Plasma Determination of Glucagon-Like Peptide 2 as a Predictor of Recovery in Adults With Acute Intestinal Failure

The recruitment status of this study is unknown because the information has not been verified recently.
Verified September 2005 by Imperial College London.
Recruitment status was  Recruiting
Sponsor:
Collaborators:
CORE
St Mark's Hospital Foundation
Information provided by:
Imperial College London
ClinicalTrials.gov Identifier:
NCT00180648
First received: September 12, 2005
Last updated: NA
Last verified: September 2005
History: No changes posted
  Purpose

The purpose of this study is to investigate the theory that the plasma level of Glucagon like peptide 2 (GLP-2) in patients with intestinal failure can predict their clinical recovery.


Condition
Short Bowel Syndrome

Study Type: Observational
Study Design: Observational Model: Defined Population
Time Perspective: Longitudinal
Official Title: Plasma Determination of Glucagon-Like Peptide 2 as a Predictor of Recovery in Adults With Acute Intestinal Failure

Resource links provided by NLM:


Further study details as provided by Imperial College London:

Estimated Enrollment: 30
Study Start Date: February 2005
Estimated Study Completion Date: February 2008
Detailed Description:

When major segments of small bowel have been removed surgically, or damaged by disease, the length of the residual bowel may be inadequate to maintain overall nutrition and the net result is described as "intestinal failure".

Without medical intervention, patients with intestinal failure become malnourished and dehydrated because their remaining intestine is unable to absorb enough water, vitamins and other nutrients from the ingested food. Intravenous feeding offers life saving treatment but causes complications like infections and liver problems. It also poses enormous strain on day to day life.

Glucagon like peptide 2 (GLP-2) is a naturally occurring hormone (or chemical messenger) that is able to increase the surface area of the intestinal lining (or mucosal mass) and the absorptive efficiency of the remaining intestine.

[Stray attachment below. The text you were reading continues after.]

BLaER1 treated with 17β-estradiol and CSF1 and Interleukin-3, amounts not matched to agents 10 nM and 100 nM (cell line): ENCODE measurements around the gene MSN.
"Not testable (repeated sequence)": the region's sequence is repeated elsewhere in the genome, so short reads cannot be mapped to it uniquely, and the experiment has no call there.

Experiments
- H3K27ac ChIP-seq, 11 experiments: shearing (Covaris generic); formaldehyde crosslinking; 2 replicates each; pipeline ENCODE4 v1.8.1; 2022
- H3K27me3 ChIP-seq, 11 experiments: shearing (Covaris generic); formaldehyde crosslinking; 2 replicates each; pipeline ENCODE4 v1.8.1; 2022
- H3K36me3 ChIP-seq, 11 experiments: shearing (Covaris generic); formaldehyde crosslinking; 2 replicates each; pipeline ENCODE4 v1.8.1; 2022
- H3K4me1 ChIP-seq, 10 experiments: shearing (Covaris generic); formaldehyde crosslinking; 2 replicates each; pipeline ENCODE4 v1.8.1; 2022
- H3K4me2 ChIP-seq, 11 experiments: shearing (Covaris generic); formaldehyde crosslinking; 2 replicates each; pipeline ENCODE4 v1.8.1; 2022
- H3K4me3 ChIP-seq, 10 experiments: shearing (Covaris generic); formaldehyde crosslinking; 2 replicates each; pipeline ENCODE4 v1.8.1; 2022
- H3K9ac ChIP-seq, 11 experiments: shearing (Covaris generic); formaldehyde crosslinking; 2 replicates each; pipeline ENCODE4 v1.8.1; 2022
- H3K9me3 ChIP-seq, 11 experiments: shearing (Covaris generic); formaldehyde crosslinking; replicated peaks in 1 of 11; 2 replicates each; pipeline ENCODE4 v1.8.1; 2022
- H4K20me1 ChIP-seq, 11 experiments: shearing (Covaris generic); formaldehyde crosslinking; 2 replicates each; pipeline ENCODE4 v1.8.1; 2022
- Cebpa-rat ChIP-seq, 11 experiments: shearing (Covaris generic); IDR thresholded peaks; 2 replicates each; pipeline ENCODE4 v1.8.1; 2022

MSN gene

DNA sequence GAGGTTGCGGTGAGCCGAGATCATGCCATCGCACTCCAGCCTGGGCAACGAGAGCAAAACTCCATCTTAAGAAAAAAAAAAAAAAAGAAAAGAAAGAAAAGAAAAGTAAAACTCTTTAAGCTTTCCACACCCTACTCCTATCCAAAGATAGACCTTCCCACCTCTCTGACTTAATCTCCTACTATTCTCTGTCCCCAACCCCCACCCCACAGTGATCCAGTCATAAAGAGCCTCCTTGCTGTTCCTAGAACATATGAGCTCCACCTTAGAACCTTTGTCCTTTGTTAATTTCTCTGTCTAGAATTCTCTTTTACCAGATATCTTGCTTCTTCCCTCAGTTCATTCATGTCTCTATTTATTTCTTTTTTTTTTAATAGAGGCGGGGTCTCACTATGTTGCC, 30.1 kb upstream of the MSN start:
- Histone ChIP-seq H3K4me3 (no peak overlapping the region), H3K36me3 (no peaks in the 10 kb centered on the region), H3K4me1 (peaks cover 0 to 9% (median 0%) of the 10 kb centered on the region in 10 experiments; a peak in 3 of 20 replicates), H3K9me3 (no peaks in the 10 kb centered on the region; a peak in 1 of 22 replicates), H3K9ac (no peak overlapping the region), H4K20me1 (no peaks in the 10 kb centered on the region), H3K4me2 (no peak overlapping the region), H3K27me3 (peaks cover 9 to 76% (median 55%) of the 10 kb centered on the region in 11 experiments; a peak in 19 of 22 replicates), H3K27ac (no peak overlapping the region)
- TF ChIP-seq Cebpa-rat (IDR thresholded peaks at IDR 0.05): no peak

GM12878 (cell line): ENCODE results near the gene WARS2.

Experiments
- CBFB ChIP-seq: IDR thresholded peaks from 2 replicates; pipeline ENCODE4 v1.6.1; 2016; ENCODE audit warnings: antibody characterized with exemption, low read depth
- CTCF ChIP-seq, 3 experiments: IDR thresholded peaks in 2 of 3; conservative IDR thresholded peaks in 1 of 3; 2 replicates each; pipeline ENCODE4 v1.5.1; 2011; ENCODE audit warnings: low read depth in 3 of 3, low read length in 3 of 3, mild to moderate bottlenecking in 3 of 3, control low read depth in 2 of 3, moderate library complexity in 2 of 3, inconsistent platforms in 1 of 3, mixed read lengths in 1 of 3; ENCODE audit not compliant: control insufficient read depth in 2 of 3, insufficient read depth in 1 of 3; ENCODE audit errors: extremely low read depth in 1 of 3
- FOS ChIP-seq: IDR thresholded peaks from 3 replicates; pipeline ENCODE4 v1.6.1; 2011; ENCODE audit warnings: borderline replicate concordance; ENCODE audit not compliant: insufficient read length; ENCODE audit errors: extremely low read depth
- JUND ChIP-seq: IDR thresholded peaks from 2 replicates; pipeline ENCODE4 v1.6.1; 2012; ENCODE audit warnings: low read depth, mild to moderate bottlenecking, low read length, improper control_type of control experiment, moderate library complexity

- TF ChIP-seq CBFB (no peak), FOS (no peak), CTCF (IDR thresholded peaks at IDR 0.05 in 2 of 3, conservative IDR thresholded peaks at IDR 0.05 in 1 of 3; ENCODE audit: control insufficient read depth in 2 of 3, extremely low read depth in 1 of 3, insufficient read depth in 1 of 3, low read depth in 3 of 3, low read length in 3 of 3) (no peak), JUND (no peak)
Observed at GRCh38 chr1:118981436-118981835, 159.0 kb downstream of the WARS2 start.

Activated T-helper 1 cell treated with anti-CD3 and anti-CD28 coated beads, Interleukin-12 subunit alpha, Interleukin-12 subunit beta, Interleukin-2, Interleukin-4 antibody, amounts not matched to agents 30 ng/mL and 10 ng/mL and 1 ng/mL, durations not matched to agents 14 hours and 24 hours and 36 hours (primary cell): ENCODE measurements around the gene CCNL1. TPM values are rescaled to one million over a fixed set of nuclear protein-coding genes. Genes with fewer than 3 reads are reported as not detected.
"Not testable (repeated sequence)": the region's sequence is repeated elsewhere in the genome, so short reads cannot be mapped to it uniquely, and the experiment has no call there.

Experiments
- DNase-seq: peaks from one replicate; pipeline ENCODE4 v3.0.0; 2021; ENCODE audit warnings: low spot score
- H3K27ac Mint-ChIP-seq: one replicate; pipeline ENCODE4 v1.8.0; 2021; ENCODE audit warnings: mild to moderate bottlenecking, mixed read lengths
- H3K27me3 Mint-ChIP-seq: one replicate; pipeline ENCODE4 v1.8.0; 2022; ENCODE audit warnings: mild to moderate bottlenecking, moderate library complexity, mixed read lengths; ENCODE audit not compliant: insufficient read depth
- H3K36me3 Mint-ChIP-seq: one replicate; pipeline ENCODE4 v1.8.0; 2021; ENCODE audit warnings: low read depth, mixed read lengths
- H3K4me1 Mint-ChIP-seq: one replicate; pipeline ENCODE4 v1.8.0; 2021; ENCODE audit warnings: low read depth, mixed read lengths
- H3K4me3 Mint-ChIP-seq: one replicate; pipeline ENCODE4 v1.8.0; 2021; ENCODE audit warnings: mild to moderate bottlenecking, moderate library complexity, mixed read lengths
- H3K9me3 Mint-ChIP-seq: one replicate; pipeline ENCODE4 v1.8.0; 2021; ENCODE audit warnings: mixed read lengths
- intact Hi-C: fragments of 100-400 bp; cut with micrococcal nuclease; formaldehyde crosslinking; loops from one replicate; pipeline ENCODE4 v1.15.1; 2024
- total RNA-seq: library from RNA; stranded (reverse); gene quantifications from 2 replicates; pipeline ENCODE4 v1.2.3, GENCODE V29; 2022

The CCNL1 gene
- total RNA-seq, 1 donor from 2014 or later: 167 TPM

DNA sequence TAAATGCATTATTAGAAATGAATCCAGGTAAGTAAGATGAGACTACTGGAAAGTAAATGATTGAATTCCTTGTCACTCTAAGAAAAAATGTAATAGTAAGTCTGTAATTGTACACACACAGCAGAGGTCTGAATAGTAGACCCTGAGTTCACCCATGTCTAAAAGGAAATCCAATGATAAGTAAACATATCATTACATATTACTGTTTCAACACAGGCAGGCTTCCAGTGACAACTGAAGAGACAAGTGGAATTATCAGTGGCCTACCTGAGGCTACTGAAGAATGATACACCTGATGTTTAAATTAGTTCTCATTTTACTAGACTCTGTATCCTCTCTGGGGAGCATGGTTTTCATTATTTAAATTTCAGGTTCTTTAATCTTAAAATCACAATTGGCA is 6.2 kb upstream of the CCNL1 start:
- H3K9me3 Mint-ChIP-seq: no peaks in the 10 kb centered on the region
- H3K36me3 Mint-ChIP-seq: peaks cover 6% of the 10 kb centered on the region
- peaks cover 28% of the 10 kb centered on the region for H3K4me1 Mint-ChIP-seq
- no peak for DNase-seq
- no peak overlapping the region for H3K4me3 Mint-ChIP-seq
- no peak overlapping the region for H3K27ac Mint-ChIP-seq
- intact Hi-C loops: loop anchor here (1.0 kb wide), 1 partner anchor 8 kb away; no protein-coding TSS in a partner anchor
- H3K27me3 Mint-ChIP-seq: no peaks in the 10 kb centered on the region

Intestinal failure patients in whom not only parts of the small bowel but also the large bowel have had to be surgically removed have been shown to have a markedly impaired rise in GLP-2 levels following meals, in contrast to patients with a preserved large bowel who have increased levels of GLP-2 and are known to have much better functional adaptation.

From this we hypothesise that the GLP-2 level is directly related to, and could predict, clinical recovery in intestinal failure as measured by Amount of parenteral nutrition required Length of hospital stay Mortality

We also aim to compare GLP-2 levels of patients with acute intestinal failure with that of patients with chronic intestinal failure as well as healthy controls

  Eligibility

Ages Eligible for Study:   18 Years and older
Genders Eligible for Study:   Both
Accepts Healthy Volunteers:   Yes
Criteria

Inclusion Criteria:

  • Men and woman, aged 18 years of age or older at the time of signing the informed consent form.
  • Referral to or direct admission to St. Mark's Hospital.
  • Acute intestinal failure resulting in TPN dependency as a result of major intestinal resection performed during admission to St. Mark's or at the referring hospital.

Exclusion Criteria:

  • Inability to give consent or comply with the study.
  • Inability to take test meal (unable to be tested)
  • Severe renal impairment (interference with GLP-2 excretion)
  • Severe uncorrected anaemia (preventing additional blood-letting)
  • Uncontrolled diabetes mellitus (risk of hyperglycaemia)
  Contacts and Locations
Choosing to participate in a study is an important personal decision. Talk with your doctor and family members or friends about deciding to join a study. To learn more about this study, you or your doctor may contact the study research staff using the Contacts provided below. For general information, see Learn About Clinical Studies.

Please refer to this study by its ClinicalTrials.gov identifier: NCT00180648

Contacts
Contact: Katharina Wallis katharina.wallis@ic.ac.uk

Locations
United Kingdom
St Mark's Hospital Recruiting
Harrow, Middlesex, United Kingdom, HA1 3UJ
Contact: Katharina Wallis, MD    0044 797 101 4634    katharina.wallis@ic.ac.uk   
Sub-Investigator: Katharina Wallis, MD         
Sponsors and Collaborators
Imperial College London
CORE
St Mark's Hospital Foundation
Investigators
Principal Investigator: Alastair Forbes University College London Hospitals
  More Information

Additional Information:
No publications provided

ClinicalTrials.gov Identifier: NCT00180648     History of Changes
Other Study ID Numbers: 04/Q0405/83
Study First Received: September 12, 2005
Last Updated: September 12, 2005
Health Authority: United Kingdom: Research Ethics Committee

Keywords provided by Imperial College London:
Short Bowel Syndrome
Intestinal Failure
Glucagon Like Peptide 2
Parenteral Nutrition

Additional relevant MeSH terms:
Short Bowel Syndrome
Malabsorption Syndromes
Intestinal Diseases
Gastrointestinal Diseases
Digestive System Diseases
Postoperative Complications
Pathologic Processes
Glucagon
Glucagon-Like Peptide 1
Gastrointestinal Agents
Therapeutic Uses
Pharmacologic Actions
Hormones
Hormones, Hormone Substitutes, and Hormone Antagonists
Physiological Effects of Drugs
Incretins

ClinicalTrials.gov processed this record on August 28, 2014